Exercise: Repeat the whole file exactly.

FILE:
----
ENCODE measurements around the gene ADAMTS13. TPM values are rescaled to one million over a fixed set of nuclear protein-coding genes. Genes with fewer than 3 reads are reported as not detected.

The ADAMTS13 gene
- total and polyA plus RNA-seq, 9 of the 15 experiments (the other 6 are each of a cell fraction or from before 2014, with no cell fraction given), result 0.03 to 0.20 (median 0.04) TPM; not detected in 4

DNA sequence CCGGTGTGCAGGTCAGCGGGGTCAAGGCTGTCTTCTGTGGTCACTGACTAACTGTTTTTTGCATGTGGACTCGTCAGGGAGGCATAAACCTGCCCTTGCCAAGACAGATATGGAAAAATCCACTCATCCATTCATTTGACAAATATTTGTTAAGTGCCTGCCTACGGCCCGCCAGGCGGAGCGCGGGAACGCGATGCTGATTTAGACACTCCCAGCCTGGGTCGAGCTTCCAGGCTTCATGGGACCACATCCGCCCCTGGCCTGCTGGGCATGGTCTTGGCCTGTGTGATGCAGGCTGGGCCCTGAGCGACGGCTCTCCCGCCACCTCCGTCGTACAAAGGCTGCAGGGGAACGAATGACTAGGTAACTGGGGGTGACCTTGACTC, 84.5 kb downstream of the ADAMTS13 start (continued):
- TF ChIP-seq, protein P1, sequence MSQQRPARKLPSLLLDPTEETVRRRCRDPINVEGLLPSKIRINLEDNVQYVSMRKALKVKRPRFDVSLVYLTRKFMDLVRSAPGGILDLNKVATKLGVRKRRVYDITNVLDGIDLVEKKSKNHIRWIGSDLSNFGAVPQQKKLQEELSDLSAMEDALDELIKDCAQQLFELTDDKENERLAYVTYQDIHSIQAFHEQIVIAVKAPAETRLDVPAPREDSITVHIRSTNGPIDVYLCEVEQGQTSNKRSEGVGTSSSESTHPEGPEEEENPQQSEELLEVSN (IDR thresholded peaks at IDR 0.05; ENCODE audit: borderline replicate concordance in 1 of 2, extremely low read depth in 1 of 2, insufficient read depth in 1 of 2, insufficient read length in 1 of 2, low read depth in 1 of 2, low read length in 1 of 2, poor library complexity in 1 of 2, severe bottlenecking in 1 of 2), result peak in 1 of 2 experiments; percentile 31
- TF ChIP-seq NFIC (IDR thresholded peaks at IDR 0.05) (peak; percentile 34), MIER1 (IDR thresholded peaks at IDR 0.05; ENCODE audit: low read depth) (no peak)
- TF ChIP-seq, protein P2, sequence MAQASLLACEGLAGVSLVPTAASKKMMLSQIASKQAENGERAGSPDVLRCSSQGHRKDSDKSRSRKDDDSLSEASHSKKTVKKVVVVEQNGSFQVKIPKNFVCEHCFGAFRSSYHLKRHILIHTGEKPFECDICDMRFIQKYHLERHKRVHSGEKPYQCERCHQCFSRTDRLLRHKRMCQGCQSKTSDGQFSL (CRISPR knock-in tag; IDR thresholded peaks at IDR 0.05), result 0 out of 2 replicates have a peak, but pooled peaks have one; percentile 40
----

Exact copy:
ENCODE measurements around the gene ADAMTS13. TPM values are rescaled to one million over a fixed set of nuclear protein-coding genes. Genes with fewer than 3 reads are reported as not detected.

The ADAMTS13 gene
- total and polyA plus RNA-seq, 9 of the 15 experiments (the other 6 are each of a cell fraction or from before 2014, with no cell fraction given), result 0.03 to 0.20 (median 0.04) TPM; not detected in 4

DNA sequence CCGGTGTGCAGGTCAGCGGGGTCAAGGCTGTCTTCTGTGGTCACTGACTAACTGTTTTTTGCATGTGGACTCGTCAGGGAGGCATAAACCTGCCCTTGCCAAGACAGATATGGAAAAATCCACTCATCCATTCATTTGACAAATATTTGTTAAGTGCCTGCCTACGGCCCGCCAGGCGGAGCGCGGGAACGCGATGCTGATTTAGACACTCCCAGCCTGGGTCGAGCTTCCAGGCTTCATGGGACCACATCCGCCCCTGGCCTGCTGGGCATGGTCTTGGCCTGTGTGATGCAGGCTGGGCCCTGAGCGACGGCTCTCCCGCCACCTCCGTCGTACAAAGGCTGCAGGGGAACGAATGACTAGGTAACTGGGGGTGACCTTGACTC, 84.5 kb downstream of the ADAMTS13 start (continued):
- TF ChIP-seq, protein P1, sequence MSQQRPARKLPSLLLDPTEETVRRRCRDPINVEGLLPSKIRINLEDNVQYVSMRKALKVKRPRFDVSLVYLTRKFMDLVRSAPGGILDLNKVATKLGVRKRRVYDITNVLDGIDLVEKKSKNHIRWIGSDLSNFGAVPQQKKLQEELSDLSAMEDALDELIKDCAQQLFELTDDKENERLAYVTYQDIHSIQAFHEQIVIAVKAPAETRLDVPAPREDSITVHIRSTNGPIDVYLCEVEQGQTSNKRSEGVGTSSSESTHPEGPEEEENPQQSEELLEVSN (IDR thresholded peaks at IDR 0.05; ENCODE audit: borderline replicate concordance in 1 of 2, extremely low read depth in 1 of 2, insufficient read depth in 1 of 2, insufficient read length in 1 of 2, low read depth in 1 of 2, low read length in 1 of 2, poor library complexity in 1 of 2, severe bottlenecking in 1 of 2), result peak in 1 of 2 experiments; percentile 31
- TF ChIP-seq NFIC (IDR thresholded peaks at IDR 0.05) (peak; percentile 34), MIER1 (IDR thresholded peaks at IDR 0.05; ENCODE audit: low read depth) (no peak)
- TF ChIP-seq, protein P2, sequence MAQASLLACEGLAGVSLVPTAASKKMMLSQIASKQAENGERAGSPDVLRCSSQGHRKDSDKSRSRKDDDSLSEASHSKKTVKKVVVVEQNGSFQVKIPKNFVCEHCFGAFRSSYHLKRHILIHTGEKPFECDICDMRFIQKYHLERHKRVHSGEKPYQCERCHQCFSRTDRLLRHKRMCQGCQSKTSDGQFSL (CRISPR knock-in tag; IDR thresholded peaks at IDR 0.05), result 0 out of 2 replicates have a peak, but pooled peaks have one; percentile 40